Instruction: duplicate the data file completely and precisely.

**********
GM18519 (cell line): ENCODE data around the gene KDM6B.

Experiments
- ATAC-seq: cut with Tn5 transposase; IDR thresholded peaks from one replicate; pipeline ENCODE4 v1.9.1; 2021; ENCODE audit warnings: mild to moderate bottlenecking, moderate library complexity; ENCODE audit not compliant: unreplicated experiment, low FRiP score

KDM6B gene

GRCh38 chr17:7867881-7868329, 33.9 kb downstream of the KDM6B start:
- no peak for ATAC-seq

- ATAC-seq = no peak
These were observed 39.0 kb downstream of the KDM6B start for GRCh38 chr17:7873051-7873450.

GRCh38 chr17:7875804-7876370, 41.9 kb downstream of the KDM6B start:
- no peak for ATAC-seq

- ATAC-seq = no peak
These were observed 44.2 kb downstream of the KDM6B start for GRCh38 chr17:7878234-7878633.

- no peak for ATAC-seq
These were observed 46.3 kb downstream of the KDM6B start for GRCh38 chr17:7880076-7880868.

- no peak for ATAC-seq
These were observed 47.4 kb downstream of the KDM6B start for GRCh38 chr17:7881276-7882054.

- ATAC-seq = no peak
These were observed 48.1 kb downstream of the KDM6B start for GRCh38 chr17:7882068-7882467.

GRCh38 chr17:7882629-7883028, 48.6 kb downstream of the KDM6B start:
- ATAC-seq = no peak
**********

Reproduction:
GM18519 (cell line): ENCODE data around the gene KDM6B.

Experiments
- ATAC-seq: cut with Tn5 transposase; IDR thresholded peaks from one replicate; pipeline ENCODE4 v1.9.1; 2021; ENCODE audit warnings: mild to moderate bottlenecking, moderate library complexity; ENCODE audit not compliant: unreplicated experiment, low FRiP score

KDM6B gene

GRCh38 chr17:7867881-7868329, 33.9 kb downstream of the KDM6B start:
- no peak for ATAC-seq

- ATAC-seq = no peak
These were observed 39.0 kb downstream of the KDM6B start for GRCh38 chr17:7873051-7873450.

GRCh38 chr17:7875804-7876370, 41.9 kb downstream of the KDM6B start:
- no peak for ATAC-seq

- ATAC-seq = no peak
These were observed 44.2 kb downstream of the KDM6B start for GRCh38 chr17:7878234-7878633.

- no peak for ATAC-seq
These were observed 46.3 kb downstream of the KDM6B start for GRCh38 chr17:7880076-7880868.

- no peak for ATAC-seq
These were observed 47.4 kb downstream of the KDM6B start for GRCh38 chr17:7881276-7882054.

- ATAC-seq = no peak
These were observed 48.1 kb downstream of the KDM6B start for GRCh38 chr17:7882068-7882467.

GRCh38 chr17:7882629-7883028, 48.6 kb downstream of the KDM6B start:
- ATAC-seq = no peak